The increase in the cost of raw materials during the first four months of this year has represented a great challenge for the entire animal feed industry. This collaboration will not talk about the effects that this has caused to the animal production sector and as a consequence of human feeding, but specifically to the petfood industry.
With the start of the Covid 19 pandemic in China and its coincidence with the occurrence of sanitary problems in the pig herd in that country, during the first months of 2020, there was a decrease in the production of pork and its derivatives in that country. Subsequently, with the pandemic already installed worldwide, outbreaks of Covid 19 emerged in meat packers both in Europe, specifically in Germany and in the United States, which led to the temporary closure of several of these businesses with the subsequent generation of shortages of flours and fats of animal origin that immediately caused an increase in their costs.
Somehow this problem carried with it a hope of a medium-term solution, at least to the reopening of the meatpacking businesses and their subsequent regulation of the volumes of meat and fat produced. This solution was not achieved since during this year there is a consistent increase in the price of soybean paste that, far from regulating prices downward, has kept them expensive. In conclusion, as of today all the prices of raw materials that provide protein of both animal and vegetable origin remain at very high prices.
Regarding grains, the news is not encouraging either; began a very aggressive upward race since the last four months of last year due to the mixture of many factors, among them the strong market demand, the low expectations of sowing and harvesting and the climatic problems experienced in the producing areas of these ingredients such as The United States, where it was very cold, and Brazil, where droughts occurred. Another factor that contributes to the upward situation is the recovery of the Chinese pig herd that has pushed this country to increase its demand for grains.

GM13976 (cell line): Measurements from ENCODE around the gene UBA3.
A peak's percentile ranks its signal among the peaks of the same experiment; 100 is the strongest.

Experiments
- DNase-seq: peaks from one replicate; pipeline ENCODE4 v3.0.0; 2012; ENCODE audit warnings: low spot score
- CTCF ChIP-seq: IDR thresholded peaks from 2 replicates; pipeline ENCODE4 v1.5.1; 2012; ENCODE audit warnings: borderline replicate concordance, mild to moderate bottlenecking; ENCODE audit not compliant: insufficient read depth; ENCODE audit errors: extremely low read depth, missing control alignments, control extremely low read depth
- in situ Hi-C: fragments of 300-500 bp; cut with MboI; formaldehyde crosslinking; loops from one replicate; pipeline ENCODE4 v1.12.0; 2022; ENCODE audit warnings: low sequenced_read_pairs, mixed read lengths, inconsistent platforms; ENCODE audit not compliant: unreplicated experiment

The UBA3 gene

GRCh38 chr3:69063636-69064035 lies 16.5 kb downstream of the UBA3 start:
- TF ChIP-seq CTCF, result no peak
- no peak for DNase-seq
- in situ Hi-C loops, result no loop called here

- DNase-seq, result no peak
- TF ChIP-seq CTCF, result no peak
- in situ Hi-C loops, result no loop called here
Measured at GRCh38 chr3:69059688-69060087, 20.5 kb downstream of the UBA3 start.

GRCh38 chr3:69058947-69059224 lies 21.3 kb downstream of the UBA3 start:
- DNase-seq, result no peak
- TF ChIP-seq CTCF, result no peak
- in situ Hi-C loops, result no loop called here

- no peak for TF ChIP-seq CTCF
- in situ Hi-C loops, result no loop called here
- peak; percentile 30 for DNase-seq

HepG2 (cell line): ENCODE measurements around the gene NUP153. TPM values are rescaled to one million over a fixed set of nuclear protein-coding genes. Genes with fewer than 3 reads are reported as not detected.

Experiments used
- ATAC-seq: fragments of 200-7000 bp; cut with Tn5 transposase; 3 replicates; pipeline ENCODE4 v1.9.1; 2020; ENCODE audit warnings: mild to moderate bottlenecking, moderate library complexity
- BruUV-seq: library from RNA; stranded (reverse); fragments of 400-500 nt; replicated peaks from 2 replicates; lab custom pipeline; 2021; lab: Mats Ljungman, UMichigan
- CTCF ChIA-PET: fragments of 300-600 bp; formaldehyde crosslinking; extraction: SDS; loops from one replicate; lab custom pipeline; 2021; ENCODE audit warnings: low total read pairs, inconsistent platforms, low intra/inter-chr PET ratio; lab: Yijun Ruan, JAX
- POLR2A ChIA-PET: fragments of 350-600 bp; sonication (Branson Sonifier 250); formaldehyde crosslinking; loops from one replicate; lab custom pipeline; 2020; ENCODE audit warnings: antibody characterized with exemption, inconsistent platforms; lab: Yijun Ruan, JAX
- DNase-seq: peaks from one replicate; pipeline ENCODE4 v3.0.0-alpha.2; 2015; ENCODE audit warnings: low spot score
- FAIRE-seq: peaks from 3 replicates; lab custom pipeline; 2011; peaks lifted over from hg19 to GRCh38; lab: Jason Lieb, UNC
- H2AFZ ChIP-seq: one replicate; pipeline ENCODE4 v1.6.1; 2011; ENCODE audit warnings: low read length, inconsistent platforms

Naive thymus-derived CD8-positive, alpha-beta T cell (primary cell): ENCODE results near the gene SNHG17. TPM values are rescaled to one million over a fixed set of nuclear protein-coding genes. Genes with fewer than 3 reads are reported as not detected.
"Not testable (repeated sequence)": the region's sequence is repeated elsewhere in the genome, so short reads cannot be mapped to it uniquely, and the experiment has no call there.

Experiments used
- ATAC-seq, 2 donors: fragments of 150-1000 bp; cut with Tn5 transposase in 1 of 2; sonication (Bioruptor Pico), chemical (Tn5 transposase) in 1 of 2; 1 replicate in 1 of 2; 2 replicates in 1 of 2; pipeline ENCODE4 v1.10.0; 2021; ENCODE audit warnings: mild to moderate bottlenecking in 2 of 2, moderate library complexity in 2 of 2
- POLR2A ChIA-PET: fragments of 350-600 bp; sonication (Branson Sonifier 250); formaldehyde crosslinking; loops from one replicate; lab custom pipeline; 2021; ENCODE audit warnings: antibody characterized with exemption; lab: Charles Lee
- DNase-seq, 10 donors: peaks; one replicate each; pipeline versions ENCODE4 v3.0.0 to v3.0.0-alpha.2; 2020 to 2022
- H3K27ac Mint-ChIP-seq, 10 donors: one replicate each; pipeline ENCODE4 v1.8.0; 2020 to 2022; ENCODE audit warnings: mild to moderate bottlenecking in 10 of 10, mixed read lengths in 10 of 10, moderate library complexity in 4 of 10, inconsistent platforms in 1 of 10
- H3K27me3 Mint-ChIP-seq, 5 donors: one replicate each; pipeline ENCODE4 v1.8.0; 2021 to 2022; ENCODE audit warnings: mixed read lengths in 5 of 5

In the end, there are very high ingredient costs in both grain sources and vegetable and animal protein sources, which has led to a consistent increase in the price of pet foods that are offered in the market.
The increases observed in the petfood category in the Mexican market during 2021 have been on average between 15 and 20 percent to the final buyer. At the time of writing this document, we do not know for certain what the response will be in terms of market demand to these increases. According to data observed throughout 2020, market consumption trends, at least in this country, pointed to a greater demand for cheaper products; however, the petfood market continued to grow from previous years.
2021 is on its way and the only thing left for us is to continue carrying out commercial strategies, formulation and optimisation of operating costs to make our petfood businesses more viable in this difficult environment.